Martí Perarnau: “Guardiola needs to be loved” | Soccer | Sports

Guardiola’s biographer Martí Pererbau poses in a cafe in Madrid.Andrea Comas

Master of the ventral roller, Martí Perarnau (Barcelona, ​​68 years old) broke the Spanish high jump record before dedicating himself to journalism. He worked at RTVE, Radio Barcelona and Antena 3, prior to the Moscow Games in 1980. It was in the nights of that Olympic village of the boycott and the Cold War where he joined the adventures of the water polo team. Among the swimmers, Manel Estiarte stood out, one of the best water polo players in history. “He was 18 and I was 25,” recalls Perarnau, “and that’s where we met: playing the hooligan.” From those debaucheries an opportunity arose. In 2013, Estiarte, Pep Guardiola’s right-hand man, supported his idea of ​​writing a book about the daily life of the most influential soccer coach of the century. Last November it was published God save Pepthird volume of a unique trilogy in the history of sports journalism.

Ask. It is the first time that someone tells the story of the reference coach of a sport that concentrates so much attention living day after day in the sanctum sanctorum of the teams he directs, in this case Bayern and Manchester City. What is the sanctum sanctorum of a football team?

Answer. The locker room in which for a while women and men undress physically and spiritually and become other people, which are the footballers. Normally different from those we believe from the outside because we idolize them, or we hate them.

P. Why did Guardiola open the door for him?

R. Estiarte has developed a theory: we caught Pep with his defenses low. Estiarte is the essential collaborator. He told me: “I told Pep: ‘Let him see everything and write what he wants. If we do not influence him in anything or suggest anything, 80% will be positive. That benefits you.’ And I think that’s how it is. This book obviously has negative things, errors, screw-ups, blunders. But it has more positive than negative.

P. Guardiola creates communities of friends and collaborators who accompany him. Does he do it because he feels insecure?

R. I wouldn’t say he’s a self-assured man; No, I would say that he has more uncertainties than certainties. More doubts than assurances. And I think that is one of the drivers of his progress. Constantly doubting whether he is really on the right path. Another of his great driving forces is constant self-criticism. We won the game, yes, but… We lost the game, yes, but… We won by a landslide, yes, but… That is constant and causes very few spaces for celebration. Contrary to what we normally think: “I just won 5-0, I’m so happy, I’m going to enjoy the moment.” He doesn’t enjoy it. He takes advantage of the moment to try to take another step forward.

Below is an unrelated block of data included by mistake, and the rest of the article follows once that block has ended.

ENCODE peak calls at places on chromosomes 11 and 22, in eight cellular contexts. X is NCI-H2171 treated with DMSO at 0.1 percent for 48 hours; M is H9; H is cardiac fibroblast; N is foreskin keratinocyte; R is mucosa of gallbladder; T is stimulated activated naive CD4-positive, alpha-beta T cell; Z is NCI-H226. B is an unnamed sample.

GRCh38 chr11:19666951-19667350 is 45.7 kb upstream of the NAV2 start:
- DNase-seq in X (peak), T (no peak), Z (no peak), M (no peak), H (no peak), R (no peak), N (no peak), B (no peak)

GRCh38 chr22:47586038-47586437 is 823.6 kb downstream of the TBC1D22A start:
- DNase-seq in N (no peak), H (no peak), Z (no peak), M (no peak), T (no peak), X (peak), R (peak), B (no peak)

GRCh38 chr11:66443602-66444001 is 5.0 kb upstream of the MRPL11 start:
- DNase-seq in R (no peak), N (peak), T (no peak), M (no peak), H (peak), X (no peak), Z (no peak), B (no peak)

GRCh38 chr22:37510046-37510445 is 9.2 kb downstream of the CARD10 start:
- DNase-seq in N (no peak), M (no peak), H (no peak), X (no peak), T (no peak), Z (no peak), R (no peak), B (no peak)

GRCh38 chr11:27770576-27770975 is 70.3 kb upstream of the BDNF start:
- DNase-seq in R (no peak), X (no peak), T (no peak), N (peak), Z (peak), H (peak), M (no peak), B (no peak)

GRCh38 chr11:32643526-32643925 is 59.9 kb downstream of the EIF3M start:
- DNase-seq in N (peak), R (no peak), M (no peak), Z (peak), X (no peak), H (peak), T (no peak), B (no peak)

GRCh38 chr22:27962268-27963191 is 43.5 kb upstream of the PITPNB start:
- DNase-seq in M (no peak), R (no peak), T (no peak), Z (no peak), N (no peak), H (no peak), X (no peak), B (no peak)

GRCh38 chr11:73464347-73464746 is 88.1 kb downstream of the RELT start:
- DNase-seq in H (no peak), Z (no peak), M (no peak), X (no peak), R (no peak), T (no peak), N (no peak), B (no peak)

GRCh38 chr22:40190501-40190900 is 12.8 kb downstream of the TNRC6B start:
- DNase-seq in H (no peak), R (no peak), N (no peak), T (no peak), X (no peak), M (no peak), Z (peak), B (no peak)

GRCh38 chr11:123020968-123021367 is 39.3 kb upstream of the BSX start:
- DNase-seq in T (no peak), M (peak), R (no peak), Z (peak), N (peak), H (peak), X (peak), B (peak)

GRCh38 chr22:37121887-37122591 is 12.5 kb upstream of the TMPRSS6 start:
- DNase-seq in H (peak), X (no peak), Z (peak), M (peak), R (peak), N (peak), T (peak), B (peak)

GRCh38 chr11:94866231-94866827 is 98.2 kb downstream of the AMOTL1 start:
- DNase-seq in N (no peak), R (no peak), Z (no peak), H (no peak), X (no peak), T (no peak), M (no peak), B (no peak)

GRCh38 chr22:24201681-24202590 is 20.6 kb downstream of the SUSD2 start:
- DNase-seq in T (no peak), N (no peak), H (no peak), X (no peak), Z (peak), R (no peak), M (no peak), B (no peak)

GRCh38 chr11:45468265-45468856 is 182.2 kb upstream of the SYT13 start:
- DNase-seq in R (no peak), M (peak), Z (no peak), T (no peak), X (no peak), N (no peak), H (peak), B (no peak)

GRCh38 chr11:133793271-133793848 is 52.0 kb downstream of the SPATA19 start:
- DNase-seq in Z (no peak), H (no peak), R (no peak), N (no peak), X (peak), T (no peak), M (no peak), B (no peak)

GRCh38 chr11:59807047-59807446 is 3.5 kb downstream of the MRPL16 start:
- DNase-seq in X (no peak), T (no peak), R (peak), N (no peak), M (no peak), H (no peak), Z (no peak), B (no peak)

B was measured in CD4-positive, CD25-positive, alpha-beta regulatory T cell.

P. Pep leaves a phrase about success: “None of us are like we were on the first day.” What does it mean?

R. One of the keys to his success is permanent change, in the game, in team management, personally. Why are you leaving Barça? Why are you leaving Bayern? Why didn’t he stay in the Bundesliga for ten years in a wonderful club where he had everything? You can only understand Pep’s career if you understand that for him change is essential. He is bored. He wants to feel alive.

P. Are you concerned about creating an aesthetic effect?

R. It does not pursue aesthetic or plastic perfection. Look for the effectiveness and perfection of the game action.

P. Do you believe in a football ethic?

R. Ethics? It doesn’t have that aspect of defining what a good or bad game is. He greatly respects game models that are radically different from his own. They are almost the ones he respects the most because they are the ones who oppose him.

P. Guardiola has won 37 trophies since 2009, an unusual case of longevity. What is his motivation now?

R. In important moments he told me: “Look, Martí, what difference does it make to have two more trophies in a display case?” Obviously he wants to win, but he says “I want to continue living this passion every day of continuing to train and do those micro-trainings with my players and to be able to hug them and be able to love them and for them to love me.” He needs to be loved. He has no sophistication. Putting on his boots and touching the grass is what gets him out of bed, even if it’s pouring in Manchester.

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